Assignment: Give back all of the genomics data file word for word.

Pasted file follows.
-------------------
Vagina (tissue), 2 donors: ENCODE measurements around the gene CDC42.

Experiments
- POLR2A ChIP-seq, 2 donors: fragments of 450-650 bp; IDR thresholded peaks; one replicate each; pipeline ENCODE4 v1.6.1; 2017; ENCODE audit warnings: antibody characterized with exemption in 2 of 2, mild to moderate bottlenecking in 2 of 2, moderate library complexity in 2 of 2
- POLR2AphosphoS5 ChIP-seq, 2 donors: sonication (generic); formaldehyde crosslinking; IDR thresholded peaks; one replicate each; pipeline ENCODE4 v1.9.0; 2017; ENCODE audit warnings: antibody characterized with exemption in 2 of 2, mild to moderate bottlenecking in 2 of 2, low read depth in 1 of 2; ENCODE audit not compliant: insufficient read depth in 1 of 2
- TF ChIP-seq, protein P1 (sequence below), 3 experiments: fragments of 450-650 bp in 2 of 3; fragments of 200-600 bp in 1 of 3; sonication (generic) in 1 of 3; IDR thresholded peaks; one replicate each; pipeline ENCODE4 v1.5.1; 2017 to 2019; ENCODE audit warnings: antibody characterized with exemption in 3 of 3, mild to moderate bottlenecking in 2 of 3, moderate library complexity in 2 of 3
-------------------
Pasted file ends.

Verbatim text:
Vagina (tissue), 2 donors: ENCODE measurements around the gene CDC42.

Experiments
- POLR2A ChIP-seq, 2 donors: fragments of 450-650 bp; IDR thresholded peaks; one replicate each; pipeline ENCODE4 v1.6.1; 2017; ENCODE audit warnings: antibody characterized with exemption in 2 of 2, mild to moderate bottlenecking in 2 of 2, moderate library complexity in 2 of 2
- POLR2AphosphoS5 ChIP-seq, 2 donors: sonication (generic); formaldehyde crosslinking; IDR thresholded peaks; one replicate each; pipeline ENCODE4 v1.9.0; 2017; ENCODE audit warnings: antibody characterized with exemption in 2 of 2, mild to moderate bottlenecking in 2 of 2, low read depth in 1 of 2; ENCODE audit not compliant: insufficient read depth in 1 of 2
- TF ChIP-seq, protein P1 (sequence below), 3 experiments: fragments of 450-650 bp in 2 of 3; fragments of 200-600 bp in 1 of 3; sonication (generic) in 1 of 3; IDR thresholded peaks; one replicate each; pipeline ENCODE4 v1.5.1; 2017 to 2019; ENCODE audit warnings: antibody characterized with exemption in 3 of 3, mild to moderate bottlenecking in 2 of 3, moderate library complexity in 2 of 3